Enter your email to be notified when new posts are published

Search this blog

Explore older posts

Newest posts

Improving Patient Outcomes in Palliative Care through Point-of-Care Assessment and Benchmarking

A guest blog post from Karen Quinsey, PCOC National Director

  • 23 August 2016
  • Author: Sam Parker
  • Number of views: 66
  • 0 Comments
Improving Patient Outcomes in Palliative Care through Point-of-Care Assessment and Benchmarking
Who are we?
The Palliative Care Outcomes Collaboration (PCOC) is a nationally funded program that uses standardised clinical assessment tools to benchmark and measure patient outcomes in palliative care.
  • PCOC is a collaboration between four universities, each represented by a chief investigator:
  • Professor Kathy Eagar, University of Wollongong, New South Wales
  • Professor David Currow, Flinders University, South Australia
  • Professor Patsy Yates, Queensland University of Technology
  • Dr Claire Johnson, University of Western Australia

Improving Children’s Palliative Care Close to Home in Australia

A guest blog post from Dr Anthony Herbert, Director, Paediatric Palliative Care Service, Lady Cilento Children’s Hospital, Brisbane and Project Lead, Quality of Care Collaborative of Australia for Paediatric Palliative Care Education (QuoCCA)

  • 16 August 2016
  • Author: Sam Parker
  • Number of views: 182
  • 1 Comments
Improving Children’s Palliative Care Close to Home in Australia
Children’s palliative care shares many of the principles of palliative care that is provided to adults.  However, there are unique aspects of the care provided in looking after a child with a life limiting illness.  This includes children diagnosed with cancer and non-cancer diagnoses from infancy to young adulthood.  We are also providing this care working with the children’s family (parents, siblings, grandparents) and the broader community (including schools).

The goal of our project is to deliver education in paediatric palliative care in areas outside of the metropolitan centres of Australia, and in all states and territories of Australia.  This reflects the geographic diversity of Australia, with many patients living outside of capital cities, and also large distances between centres.  The anticipated outcome of this education is greater confidence of health professionals to care for dying children, and improved quality of care.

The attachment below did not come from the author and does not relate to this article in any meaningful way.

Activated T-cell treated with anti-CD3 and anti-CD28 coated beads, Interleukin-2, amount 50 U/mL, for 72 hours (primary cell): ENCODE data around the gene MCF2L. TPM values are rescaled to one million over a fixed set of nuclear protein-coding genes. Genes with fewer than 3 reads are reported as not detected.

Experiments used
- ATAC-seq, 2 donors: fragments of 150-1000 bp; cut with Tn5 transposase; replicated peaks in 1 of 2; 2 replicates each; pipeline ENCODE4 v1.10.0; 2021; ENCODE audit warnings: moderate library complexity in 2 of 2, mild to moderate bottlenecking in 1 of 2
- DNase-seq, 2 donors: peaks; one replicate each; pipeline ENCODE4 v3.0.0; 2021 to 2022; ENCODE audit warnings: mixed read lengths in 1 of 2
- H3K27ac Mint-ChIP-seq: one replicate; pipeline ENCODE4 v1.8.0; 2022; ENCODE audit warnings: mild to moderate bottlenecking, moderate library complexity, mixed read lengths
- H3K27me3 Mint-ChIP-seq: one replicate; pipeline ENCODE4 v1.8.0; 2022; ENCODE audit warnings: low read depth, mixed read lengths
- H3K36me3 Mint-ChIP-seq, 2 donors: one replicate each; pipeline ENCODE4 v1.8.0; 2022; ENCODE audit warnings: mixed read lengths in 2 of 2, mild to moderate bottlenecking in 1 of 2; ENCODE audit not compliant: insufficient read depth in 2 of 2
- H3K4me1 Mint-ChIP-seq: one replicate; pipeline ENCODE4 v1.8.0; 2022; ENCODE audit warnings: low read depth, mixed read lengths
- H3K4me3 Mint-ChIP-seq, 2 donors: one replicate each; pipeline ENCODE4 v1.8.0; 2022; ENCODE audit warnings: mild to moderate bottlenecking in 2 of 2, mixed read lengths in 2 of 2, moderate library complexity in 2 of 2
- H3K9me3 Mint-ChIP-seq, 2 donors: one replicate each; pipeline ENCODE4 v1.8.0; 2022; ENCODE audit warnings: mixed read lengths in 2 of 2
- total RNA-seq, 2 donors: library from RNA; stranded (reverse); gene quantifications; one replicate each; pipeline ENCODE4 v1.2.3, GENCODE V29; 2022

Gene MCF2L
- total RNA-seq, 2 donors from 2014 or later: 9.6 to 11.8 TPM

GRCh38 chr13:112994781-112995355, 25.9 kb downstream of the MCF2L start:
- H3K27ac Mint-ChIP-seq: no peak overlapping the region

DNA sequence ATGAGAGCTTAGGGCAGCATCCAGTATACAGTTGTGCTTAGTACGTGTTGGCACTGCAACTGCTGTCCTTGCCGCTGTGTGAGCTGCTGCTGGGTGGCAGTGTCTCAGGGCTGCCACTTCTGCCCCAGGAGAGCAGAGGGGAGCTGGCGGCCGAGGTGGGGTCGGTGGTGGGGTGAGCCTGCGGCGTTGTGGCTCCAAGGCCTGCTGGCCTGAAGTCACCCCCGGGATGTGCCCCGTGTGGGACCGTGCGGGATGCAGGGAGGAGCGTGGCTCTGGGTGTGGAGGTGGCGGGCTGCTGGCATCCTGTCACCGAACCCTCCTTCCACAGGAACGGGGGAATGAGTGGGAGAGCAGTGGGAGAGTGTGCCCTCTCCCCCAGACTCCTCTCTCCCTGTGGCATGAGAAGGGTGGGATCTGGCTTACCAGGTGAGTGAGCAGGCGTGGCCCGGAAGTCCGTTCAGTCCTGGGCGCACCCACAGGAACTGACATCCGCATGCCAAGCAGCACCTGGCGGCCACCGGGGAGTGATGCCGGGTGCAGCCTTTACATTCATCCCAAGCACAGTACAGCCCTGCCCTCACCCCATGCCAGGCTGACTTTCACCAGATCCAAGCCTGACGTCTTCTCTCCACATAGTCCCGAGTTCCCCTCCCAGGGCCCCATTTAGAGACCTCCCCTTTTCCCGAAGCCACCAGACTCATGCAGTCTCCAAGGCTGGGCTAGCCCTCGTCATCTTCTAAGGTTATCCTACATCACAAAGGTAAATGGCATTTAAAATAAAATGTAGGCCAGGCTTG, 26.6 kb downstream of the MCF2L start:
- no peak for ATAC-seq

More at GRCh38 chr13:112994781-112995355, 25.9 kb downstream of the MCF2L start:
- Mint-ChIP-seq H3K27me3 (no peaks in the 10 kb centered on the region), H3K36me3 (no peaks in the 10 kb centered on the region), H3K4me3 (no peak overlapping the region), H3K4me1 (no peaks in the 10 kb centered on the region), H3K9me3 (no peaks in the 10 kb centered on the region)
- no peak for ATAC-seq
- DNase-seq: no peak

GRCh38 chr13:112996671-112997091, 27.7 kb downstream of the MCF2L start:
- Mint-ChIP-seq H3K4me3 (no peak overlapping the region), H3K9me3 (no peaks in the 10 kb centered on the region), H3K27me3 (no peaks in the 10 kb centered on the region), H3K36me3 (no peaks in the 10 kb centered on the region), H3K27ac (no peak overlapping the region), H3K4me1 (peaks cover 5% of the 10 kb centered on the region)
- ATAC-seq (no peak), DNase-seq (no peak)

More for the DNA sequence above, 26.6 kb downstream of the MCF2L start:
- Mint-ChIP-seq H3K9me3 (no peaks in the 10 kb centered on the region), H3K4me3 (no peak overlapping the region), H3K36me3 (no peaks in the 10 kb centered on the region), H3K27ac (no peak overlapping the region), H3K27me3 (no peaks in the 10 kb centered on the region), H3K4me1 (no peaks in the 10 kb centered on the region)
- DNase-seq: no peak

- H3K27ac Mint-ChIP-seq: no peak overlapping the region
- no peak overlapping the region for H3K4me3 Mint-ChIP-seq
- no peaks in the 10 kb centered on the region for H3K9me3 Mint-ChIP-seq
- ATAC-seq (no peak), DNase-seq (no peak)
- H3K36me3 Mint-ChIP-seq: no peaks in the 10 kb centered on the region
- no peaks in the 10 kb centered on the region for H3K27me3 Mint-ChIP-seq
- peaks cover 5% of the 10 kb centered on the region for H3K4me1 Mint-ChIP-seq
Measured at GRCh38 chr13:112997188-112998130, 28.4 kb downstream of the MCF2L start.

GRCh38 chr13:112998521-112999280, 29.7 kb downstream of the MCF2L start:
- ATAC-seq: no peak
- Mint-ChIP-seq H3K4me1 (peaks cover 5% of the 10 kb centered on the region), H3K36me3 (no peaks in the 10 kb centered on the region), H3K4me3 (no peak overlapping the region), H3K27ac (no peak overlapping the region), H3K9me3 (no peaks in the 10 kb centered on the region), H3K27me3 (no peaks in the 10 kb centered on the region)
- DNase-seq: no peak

PCACE Project: Developing and maintaining guidance for palliative care in aged care

A Guest Blog Post from Dr Jennifer Tieman, CareSearch Director, Associate Professor, Discipline Palliative and Supportive Services

  • 9 August 2016
  • Author: Sam Parker
  • Number of views: 244
  • 2 Comments
PCACE Project: Developing and maintaining guidance for palliative care in aged care
The release of the Guidelines for a Palliative Approach in Residential Aged Care (APRAC) and the Guidelines for a Palliative Approach for Aged Care in the Community Setting (COMPAC) were a significant advance in recognising and responding to changing population demography in Australia.  They aimed to support the provision of palliative care for older people living in the community or in residential aged care by identifying and evaluating the evidence for care to promote quality of life for older Australians who have a life-limiting illness or who are becoming progressively frailer during old age. The two sets of guidelines were important landmarks nationally and internationally. 
 

Dying To Know Day: Everyone can make a difference.

A guest blog post from Kerrie Noonan, Cofounder and Director, The GroundSwell Project

  • 2 August 2016
  • Author: Sam Parker
  • Number of views: 441
  • 1 Comments
Dying To Know Day: Everyone can make a difference.
What if we knew how to respond to death and loss when it happens in our family, workplace and community?
What if we knew how to access end of life and palliative care when we needed it?
What would it be like if more of us were willing and able to respond well to death?
What if we planned for death like we plan for other important life events?

 

The Role of Allied Health is Essential for People Living with MND

A guest blog post from Pauline Cerdor, CareSearch Allied Health Advisor

  • 26 July 2016
  • Author: Sam Parker
  • Number of views: 210
  • 0 Comments
The Role of Allied Health is Essential for People Living with MND
I had the pleasure of coordinating the May edition of the CareSearch Allied Health Hub (AHH) newsletter in which we chose to highlight Motor Neurone Disease (MND) for three reasons:

1. Allied health practitioners play a very important role in a multidisciplinary approach which improves quality of life, for both patient and family.
2. Palliative Care week and MND week both occur in May and it was an opportune time to highlight MND.
3. MND is entering the sphere of practice for more allied health practitioners and it has been brought to the public’s attention recently with fundraisers like “Freeze MND”.
RSS
123456789

  • CareSearch is funded by the Australian Government Department of Health.

 
Twitter You Tube Linkedin